Twelve year old Marcus Brewer lives with his chronically depressed single mother, Fiona Brewer. Both Fiona and Marcus beat to their own respective drummers. Marcus will do whatever he can to make his depressed mother happy, even if it causes himself grief. As such, he realizes that he is perceived as different than most kids, as even the self-professed weird kids don't want to hang out with him as he is the target of bullying. Part of the taunts against him are the fact that he sings and speaks to himself without even realizing that he is doing it. Meanwhile, thirty-eight year old Will Freeman is a slacker who has lived comfortably off the royalties of a song written by his deceased father, and as such has never had to work a day in his life. He is a solitary man who places himself as the first and only priority in life. He comes across the idea that dating single moms meets his selfish carnal needs. It is in this capacity that Will meets Marcus, as one of Will's single mother ...Written by
As Rachel is cleaning up for Will and Marcus, she picks up a wine glass about half full, but when she sets it down, it is empty. See more »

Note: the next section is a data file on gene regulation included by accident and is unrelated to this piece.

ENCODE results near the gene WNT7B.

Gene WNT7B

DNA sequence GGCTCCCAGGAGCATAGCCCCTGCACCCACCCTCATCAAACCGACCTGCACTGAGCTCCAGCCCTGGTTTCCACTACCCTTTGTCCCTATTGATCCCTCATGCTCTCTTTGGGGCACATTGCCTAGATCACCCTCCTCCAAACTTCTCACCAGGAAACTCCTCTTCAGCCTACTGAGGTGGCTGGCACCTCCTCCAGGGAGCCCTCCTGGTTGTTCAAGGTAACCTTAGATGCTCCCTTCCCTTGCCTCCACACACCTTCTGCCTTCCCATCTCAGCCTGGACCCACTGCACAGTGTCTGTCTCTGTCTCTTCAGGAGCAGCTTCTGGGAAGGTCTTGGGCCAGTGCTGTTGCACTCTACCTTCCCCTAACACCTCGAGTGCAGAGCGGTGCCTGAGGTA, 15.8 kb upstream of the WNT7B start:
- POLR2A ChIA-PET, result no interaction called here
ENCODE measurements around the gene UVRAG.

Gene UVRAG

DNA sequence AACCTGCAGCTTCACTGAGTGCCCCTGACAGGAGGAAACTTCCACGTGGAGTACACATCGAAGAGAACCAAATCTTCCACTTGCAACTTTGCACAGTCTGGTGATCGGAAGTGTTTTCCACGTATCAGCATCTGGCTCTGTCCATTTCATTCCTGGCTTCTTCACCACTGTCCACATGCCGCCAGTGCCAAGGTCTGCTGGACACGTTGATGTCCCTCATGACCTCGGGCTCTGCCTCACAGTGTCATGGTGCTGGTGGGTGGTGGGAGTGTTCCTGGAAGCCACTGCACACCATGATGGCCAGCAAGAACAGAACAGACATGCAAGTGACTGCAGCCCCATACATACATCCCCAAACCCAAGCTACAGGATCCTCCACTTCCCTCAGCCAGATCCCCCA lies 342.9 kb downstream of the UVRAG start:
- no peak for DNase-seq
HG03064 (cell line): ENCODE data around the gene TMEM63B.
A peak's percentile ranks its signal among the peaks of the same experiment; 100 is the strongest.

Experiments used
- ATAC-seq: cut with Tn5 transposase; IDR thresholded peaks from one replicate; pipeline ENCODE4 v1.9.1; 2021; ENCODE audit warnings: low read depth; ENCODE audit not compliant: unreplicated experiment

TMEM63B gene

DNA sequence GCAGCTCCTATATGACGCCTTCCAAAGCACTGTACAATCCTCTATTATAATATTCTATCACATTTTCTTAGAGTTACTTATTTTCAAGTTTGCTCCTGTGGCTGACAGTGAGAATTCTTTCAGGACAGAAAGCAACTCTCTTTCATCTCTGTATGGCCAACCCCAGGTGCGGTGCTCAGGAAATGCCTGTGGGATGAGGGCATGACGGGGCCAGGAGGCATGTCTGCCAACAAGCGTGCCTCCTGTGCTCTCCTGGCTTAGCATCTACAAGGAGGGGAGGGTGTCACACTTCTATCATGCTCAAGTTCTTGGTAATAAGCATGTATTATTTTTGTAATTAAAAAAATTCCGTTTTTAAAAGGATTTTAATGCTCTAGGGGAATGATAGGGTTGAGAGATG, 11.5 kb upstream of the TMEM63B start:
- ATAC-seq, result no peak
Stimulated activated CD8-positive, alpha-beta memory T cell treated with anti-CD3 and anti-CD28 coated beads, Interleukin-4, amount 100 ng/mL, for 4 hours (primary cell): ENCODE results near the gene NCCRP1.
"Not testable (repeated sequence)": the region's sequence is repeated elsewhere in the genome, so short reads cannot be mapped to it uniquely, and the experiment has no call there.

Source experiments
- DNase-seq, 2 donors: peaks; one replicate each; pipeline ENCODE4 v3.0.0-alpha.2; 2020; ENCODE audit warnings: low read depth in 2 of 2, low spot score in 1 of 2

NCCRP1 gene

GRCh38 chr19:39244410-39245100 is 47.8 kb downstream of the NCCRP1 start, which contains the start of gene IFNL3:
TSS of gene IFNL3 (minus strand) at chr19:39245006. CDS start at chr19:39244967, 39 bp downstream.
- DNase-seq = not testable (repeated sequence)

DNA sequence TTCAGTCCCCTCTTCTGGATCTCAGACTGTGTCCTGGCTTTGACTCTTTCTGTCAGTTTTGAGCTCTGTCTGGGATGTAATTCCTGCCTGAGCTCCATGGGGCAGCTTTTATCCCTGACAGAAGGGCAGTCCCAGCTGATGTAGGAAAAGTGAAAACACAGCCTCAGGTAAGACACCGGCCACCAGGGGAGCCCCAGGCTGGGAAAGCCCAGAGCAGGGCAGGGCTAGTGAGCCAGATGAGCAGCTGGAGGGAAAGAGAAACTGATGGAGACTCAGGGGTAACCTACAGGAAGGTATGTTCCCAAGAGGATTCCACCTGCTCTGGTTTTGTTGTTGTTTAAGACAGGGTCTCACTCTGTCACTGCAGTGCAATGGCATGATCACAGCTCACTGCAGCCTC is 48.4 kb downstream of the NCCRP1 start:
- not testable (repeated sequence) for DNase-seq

There. She was gone. There was no more to say.
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UK airings on ITV2 cut out all the profanity and swearing to make a clean film language-wise. When the film appeared on Film4 in pre-watershed airings a large chunk of the profanity was retained save for the stronger words and certain phrases. See more »
It was a nice, funny and laughable film. I learned that the film is a book adaptation: I watched a movie. I liked it and gave it 8 points. The next morning, "This movie is American and very beautiful. this can not be." This is the movie industry in American space age.
The characters in the movie were nice. I do not like the end. Packed it up quickly. Other than that, the typists bothered. It was a classic. It was a funny and traceable film.
The duck scene was very beautiful.
5 of 5 people found this review helpful.
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